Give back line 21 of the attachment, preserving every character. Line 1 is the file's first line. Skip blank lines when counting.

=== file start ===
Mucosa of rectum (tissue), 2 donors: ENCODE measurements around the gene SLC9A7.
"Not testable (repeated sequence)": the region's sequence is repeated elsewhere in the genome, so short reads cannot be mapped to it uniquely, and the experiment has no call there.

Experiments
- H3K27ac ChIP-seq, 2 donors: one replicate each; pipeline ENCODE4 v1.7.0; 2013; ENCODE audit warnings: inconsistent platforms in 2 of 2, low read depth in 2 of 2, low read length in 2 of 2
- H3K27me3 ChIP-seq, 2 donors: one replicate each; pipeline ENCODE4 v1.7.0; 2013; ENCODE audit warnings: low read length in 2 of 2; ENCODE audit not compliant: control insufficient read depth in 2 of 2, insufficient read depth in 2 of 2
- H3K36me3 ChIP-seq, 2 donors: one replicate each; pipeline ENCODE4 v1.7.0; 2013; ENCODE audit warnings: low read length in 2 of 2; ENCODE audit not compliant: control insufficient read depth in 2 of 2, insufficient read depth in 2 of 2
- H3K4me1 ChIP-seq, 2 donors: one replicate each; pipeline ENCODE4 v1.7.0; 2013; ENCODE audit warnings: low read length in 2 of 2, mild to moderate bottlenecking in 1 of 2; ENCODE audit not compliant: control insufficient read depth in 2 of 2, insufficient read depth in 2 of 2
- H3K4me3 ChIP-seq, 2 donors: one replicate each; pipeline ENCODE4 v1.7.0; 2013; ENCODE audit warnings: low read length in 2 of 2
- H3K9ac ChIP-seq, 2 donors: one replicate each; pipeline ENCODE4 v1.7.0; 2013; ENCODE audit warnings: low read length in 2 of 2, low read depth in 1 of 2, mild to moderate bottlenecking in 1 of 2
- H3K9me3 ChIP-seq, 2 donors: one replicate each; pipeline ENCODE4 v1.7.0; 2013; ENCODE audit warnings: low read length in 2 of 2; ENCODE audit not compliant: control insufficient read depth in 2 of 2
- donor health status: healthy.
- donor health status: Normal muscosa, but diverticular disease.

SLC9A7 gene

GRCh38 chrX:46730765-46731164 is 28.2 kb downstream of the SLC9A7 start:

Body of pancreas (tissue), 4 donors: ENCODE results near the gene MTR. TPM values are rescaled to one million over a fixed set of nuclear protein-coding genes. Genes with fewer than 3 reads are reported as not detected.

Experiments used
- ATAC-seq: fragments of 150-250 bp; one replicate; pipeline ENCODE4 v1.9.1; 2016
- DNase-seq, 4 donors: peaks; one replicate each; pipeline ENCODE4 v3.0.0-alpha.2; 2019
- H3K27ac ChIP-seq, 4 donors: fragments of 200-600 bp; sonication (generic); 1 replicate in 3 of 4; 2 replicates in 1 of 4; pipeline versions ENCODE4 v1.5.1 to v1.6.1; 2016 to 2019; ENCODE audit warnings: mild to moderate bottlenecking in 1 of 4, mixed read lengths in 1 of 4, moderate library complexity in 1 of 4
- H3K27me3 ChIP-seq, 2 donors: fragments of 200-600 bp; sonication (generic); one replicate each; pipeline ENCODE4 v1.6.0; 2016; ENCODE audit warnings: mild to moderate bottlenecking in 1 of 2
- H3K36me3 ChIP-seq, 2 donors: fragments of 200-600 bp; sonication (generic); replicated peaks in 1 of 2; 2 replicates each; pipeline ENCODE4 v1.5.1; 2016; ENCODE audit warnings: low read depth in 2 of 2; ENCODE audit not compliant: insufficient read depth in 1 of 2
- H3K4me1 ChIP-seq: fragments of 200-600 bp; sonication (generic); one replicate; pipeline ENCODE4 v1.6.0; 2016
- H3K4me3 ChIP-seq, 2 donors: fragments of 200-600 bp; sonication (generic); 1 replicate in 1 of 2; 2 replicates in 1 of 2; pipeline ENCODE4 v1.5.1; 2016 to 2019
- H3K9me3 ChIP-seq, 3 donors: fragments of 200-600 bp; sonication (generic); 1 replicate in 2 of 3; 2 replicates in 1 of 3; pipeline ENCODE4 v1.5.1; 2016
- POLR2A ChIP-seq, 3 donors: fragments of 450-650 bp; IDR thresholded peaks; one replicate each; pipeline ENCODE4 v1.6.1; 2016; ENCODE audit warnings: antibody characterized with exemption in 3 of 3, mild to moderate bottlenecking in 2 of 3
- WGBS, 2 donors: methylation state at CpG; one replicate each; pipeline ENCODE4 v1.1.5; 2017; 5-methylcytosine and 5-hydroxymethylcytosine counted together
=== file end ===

- H3K36me3 ChIP-seq, 2 donors: fragments of 200-600 bp; sonication (generic); replicated peaks in 1 of 2; 2 replicates each; pipeline ENCODE4 v1.5.1; 2016; ENCODE audit warnings: low read depth in 2 of 2; ENCODE audit not compliant: insufficient read depth in 1 of 2